NBC defends tearful Bode Miller interview; Miller doesn't blame interviewer

Jay Busbee
February 17, 2014
Tearful Bode Miller remembers dead brother
Thirty-six year-old Alpine skier Bode Miller wins bronze medal, mixed with emotions in remembering his brother who died of a seizure last year. Jillian Kitchener reports.

The Olympics are full of tearful stories of athletes carrying on in memory of those around them. But on Sunday, many felt that NBC — specifically, interviewer Christin Cooper — stepped over the line in questioning skier Bode Miller about his late brother.

Cooper asked an increasingly distraught Miller question after question about Miller's brother Chelone, who passed away last April. The final blow came with this one: "When you're looking up in the sky at the start, we see you there and it looks like you're talking to somebody. What's going on there?" Miller broke down and couldn't answer.

Internet reaction was swift and decisively anti-NBC, both for the interview and the decision to air it several hours after its original taping. NBC issued the following statement:

“Our intent was to convey the emotion that Bode Miller was feeling after winning his bronze medal. We understand how some viewers thought the line of questioning went too far, but it was our judgment that his answers were a necessary part of the story. We’re gratified that Bode has been publicly supportive of Christin Cooper and the overall interview.”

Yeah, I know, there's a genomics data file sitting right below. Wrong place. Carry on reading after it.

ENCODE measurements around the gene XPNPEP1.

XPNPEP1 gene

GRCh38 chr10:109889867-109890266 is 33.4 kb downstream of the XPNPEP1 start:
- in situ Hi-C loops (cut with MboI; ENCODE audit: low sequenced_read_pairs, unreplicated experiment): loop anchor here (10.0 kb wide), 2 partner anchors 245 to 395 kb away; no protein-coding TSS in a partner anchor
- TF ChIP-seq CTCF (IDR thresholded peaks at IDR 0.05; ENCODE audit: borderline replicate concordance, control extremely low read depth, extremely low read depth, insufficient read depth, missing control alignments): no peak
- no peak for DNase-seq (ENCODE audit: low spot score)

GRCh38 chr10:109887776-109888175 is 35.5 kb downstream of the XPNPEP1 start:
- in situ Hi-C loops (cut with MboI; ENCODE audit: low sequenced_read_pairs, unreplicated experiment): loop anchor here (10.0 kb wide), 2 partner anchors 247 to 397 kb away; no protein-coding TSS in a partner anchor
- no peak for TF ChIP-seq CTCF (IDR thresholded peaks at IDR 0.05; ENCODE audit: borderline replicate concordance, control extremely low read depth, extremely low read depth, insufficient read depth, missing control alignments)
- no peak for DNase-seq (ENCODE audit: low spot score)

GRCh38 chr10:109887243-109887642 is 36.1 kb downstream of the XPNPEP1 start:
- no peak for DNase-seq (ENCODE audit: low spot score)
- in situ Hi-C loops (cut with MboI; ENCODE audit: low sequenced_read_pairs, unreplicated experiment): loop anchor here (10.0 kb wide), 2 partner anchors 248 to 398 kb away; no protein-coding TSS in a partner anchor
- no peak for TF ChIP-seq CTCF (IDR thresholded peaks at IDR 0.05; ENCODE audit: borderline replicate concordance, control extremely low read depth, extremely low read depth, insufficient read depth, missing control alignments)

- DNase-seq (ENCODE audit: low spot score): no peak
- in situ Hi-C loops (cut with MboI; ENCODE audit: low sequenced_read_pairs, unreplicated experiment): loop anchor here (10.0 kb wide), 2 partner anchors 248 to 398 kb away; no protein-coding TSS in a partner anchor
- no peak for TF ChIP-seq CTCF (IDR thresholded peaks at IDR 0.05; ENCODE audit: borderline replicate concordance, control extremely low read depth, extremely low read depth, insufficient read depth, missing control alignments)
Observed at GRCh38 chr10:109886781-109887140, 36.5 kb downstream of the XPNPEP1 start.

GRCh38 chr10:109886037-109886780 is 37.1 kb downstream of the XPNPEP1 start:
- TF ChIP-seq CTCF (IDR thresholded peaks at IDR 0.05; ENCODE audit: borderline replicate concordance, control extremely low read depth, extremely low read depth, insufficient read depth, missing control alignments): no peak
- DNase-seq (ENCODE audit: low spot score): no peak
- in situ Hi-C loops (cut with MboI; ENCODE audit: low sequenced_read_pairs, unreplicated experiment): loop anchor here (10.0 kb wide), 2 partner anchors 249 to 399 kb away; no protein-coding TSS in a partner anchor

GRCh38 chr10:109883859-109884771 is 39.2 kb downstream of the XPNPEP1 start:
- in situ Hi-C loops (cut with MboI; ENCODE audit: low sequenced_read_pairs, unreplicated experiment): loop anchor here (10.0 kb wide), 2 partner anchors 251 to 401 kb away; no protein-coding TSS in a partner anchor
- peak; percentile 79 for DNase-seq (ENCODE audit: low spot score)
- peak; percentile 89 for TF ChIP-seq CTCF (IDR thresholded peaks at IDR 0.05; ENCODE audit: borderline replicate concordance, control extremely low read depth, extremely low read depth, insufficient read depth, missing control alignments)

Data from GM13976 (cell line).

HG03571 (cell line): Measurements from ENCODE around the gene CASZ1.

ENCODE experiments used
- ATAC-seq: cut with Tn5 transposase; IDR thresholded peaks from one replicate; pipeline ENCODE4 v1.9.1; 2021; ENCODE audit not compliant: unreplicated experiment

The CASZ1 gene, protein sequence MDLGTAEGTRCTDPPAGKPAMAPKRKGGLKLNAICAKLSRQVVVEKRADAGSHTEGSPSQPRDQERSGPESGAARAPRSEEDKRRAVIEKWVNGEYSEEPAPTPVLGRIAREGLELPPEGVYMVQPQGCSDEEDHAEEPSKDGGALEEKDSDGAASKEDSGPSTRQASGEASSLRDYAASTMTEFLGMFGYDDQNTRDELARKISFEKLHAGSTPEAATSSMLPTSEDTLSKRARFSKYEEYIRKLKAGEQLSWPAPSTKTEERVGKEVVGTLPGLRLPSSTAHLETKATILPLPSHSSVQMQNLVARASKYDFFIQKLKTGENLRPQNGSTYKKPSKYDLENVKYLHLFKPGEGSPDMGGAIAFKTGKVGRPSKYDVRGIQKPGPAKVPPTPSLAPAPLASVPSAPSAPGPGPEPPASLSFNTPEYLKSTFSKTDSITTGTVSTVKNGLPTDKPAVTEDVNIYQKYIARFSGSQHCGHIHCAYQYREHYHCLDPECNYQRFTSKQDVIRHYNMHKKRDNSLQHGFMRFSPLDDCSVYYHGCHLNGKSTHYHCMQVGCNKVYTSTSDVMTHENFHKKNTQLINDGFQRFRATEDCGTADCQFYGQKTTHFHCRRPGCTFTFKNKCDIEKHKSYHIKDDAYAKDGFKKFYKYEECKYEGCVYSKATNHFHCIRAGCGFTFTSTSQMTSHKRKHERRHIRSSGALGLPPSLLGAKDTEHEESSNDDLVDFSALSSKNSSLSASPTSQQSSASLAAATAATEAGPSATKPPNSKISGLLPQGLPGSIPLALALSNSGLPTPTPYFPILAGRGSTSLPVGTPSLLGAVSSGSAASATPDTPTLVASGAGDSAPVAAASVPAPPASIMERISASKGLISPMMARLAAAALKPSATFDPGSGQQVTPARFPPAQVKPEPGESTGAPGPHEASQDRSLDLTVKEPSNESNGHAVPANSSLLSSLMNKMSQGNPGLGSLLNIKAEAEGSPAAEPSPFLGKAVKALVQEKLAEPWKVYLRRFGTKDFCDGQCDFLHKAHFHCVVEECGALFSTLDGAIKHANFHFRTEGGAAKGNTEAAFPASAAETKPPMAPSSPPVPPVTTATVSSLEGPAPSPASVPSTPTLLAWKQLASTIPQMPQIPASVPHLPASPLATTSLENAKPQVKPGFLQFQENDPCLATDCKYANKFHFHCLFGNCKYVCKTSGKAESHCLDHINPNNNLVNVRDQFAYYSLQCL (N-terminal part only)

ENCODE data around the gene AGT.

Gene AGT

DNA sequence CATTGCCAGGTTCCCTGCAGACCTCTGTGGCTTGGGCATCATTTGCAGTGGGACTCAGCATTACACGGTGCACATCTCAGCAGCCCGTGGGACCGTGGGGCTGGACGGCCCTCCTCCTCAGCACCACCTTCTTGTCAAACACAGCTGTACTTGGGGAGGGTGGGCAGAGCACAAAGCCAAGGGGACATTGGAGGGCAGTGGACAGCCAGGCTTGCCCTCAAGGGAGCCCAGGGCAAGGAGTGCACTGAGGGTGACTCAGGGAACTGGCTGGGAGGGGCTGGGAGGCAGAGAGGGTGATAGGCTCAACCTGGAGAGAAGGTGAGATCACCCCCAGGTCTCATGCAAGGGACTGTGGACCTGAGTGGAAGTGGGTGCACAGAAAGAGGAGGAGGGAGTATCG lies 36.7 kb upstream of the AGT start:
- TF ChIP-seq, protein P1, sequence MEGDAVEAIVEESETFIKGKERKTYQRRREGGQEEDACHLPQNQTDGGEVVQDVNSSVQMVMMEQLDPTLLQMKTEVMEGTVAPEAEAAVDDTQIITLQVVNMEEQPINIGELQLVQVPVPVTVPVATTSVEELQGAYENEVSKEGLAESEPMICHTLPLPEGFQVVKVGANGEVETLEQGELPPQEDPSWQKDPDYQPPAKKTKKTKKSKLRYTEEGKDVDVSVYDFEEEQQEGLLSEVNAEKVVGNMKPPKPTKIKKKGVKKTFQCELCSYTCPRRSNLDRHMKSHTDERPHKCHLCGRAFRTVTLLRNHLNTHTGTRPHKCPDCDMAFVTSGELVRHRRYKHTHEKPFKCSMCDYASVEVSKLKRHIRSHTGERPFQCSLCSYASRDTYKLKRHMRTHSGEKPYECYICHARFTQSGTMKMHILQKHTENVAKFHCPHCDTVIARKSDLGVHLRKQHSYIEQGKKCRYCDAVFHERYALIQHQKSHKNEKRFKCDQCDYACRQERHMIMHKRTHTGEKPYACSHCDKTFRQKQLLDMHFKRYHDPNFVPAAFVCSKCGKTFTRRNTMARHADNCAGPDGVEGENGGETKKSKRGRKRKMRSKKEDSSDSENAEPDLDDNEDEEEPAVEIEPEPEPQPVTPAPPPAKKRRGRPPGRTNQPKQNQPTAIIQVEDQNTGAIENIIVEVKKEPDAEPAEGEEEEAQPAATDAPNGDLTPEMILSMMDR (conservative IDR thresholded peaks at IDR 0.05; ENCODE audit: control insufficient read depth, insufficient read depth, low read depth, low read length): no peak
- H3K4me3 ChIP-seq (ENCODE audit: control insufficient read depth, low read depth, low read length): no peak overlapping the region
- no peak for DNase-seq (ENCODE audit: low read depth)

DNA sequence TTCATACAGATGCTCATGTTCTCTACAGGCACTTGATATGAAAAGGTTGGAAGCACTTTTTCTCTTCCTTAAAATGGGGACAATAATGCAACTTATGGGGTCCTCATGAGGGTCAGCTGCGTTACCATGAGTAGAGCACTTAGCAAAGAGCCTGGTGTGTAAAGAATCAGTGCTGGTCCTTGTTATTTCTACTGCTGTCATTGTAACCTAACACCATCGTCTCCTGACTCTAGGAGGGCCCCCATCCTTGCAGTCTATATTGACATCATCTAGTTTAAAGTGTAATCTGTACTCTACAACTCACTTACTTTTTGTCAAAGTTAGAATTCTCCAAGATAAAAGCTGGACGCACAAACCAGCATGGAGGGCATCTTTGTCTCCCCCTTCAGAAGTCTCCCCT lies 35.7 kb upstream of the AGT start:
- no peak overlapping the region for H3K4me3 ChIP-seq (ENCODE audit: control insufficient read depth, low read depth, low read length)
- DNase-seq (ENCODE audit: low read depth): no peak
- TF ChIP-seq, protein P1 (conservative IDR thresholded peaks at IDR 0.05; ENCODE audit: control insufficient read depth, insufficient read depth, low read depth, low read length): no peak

Miller took several opportunities to absolve Cooper of any wrongdoing. On Twitter, he wrote:

"I've known Christin for a long time," Miller said on the Today Show Monday morning. "She's a sweetheart. I don't think she knew what my reaction was going to be. By the time she realized it, it was too late. I don't blame her at all. I feel bad for her taking the heat for that ... I don't think there was any harm intended."

It's too early to know if this interview will join Jim Gray's cross-examination of Pete Rose in the annals of infamous sports interviews; Miller's swift defense of Cooper should go a long way toward defusing that. Still, it's a reminder that what one person may view as a tribute, another may view as exploitation.

Jay Busbee is a writer for Yahoo Sports. Have a tip? Email him at jay.busbee@yahoo.com or follow him on Twitter.